- Vaccinations are now set to start on 11 September 2023 in England with adult care home residents and those most at risk to receive vaccines first
- Eligible people urged to come forward for their jab as soon as they’re invited
This year’s autumn flu and COVID-19 vaccine programmes will start earlier than planned in England as a precautionary measure following the identification of a new COVID-19 variant.
The precautionary measure is being taken as scientists from the UK Health Security Agency (UKHSA) examine the variant BA.2.86, which was first detected in the UK on Friday 18 August 2023.
According to the latest risk assessment by UKHSA, BA.2.86 has a high number of mutations and has appeared in several countries in individuals without travel history.
While BA.2.86 is not currently classified as a variant of concern, advice from UKHSA suggests that speeding up the autumn vaccine programme will deliver greater protection, supporting those at greatest risk of severe illness and reducing the potential impact on the NHS.
The decision means those most at risk from winter illness - including people in care homes for older people, the clinically vulnerable, those aged 65 and over, health and social care staff, and carers - will be able to access a COVID vaccine in September.
The annual flu vaccine will also be made available to these groups at the same time wherever possible, to ensure they are protected ahead of winter.
Vaccinations are now set to start on 11 September 2023, with adult care home residents and those most at risk to receive vaccines first. NHS England will announce full details of the accelerated roll-out soon, and those who fall into higher-risk groups are being encouraged to take up the jab as soon as they’re invited.
There is no change to the wider public health advice at this time.
Health Minister, Maria Caulfield said:
As our world-leading scientists gather more information on the BA.2.86 variant, it makes sense to bring forward the vaccination programme.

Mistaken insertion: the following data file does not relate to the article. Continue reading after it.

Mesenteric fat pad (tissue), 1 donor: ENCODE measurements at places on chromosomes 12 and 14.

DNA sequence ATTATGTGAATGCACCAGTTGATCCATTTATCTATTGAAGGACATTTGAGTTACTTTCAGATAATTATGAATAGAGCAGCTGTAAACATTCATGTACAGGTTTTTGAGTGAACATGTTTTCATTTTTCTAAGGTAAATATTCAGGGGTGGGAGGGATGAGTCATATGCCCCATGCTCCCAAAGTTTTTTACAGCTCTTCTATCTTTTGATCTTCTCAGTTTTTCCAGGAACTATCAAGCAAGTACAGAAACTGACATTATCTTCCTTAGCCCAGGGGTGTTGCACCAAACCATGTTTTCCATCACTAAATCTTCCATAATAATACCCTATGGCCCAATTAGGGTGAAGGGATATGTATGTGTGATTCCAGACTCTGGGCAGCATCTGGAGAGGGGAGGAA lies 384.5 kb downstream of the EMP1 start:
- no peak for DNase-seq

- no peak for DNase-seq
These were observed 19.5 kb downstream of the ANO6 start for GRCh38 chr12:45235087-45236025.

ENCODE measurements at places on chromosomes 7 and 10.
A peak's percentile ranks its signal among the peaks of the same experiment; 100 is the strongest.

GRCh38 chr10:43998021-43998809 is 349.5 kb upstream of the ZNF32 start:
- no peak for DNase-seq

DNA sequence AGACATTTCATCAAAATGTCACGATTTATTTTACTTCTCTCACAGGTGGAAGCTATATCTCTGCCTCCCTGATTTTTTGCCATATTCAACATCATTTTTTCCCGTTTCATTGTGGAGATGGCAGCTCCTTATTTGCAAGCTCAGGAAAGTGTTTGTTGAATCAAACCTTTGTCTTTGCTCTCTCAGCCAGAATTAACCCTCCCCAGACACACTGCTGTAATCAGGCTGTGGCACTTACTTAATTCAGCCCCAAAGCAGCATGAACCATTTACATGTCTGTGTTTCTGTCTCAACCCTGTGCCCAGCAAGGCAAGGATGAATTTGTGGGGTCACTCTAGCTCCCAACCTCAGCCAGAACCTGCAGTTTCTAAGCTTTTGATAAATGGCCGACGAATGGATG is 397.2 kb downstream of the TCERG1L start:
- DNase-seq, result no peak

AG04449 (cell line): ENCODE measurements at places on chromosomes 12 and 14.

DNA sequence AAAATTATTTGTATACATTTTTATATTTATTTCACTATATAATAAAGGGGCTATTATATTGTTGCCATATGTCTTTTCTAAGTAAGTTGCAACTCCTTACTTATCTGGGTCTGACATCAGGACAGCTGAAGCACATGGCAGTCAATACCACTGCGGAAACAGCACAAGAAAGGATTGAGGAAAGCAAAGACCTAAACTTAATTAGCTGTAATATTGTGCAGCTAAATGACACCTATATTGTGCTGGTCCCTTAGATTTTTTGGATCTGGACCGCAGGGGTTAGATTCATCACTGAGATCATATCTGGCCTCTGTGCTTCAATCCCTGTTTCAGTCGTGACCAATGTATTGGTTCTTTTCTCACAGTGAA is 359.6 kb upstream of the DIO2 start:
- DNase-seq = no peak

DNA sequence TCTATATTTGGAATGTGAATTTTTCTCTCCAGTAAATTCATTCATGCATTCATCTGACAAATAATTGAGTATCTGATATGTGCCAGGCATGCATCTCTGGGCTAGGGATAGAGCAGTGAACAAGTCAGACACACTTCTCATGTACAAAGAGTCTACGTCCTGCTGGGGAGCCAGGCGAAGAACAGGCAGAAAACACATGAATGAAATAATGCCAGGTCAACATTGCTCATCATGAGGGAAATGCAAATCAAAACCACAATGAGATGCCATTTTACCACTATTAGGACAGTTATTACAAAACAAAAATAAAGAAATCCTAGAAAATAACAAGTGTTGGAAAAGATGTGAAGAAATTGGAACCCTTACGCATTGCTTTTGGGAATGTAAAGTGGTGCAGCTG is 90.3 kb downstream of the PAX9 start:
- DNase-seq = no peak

It is absolutely vital the most vulnerable groups receive a vaccine to strengthen their immunity over winter to protect themselves and reduce pressure on the NHS.
I encourage anyone invited for a vaccination - including those yet to have their first jab - to come forward as soon as possible.
Chief Executive of the UK Health Security Agency, Dame Jenny Harries said:
As we continue to live with COVID-19 we expect to see new variants emerge.
Thanks to the success of our vaccine programme, we have built strong, broad immune defences against new variants throughout the population. However, some people remain more vulnerable to severe illness from COVID-19. This precautionary measure to bring forward the autumn programme will ensure these people have protection against any potential wave this winter.
There is limited information available at present on BA.2.86 so the potential impact of this particular variant is difficult to estimate. As with all emergent and circulating COVID-19 variants - both in the UK and internationally - we will continue to monitor BA.2.86 and to advise government and the public as we learn more. In the meantime, please come forward for the vaccine when you are called.
For operational expediency and in line with public health recommendations, wherever possible flu and COVID-19 vaccines should be administered at the same time.
The vaccination campaign was previously due to commence in early October 2023. This is because the best protection is usually provided by getting vaccinated with as short a gap as possible before exposure to circulating influenza and COVID-19 viruses.
The advice from the Joint Committee on Vaccination and Immunisation (JCVI) for this autumn, is to offer the vaccine to those at high risk of serious disease from COVID-19 and who are therefore most likely to benefit from vaccination.
Those eligible for vaccination are encouraged to take up the offer of the vaccine as soon as they are called to ensure they head into winter with the best protection.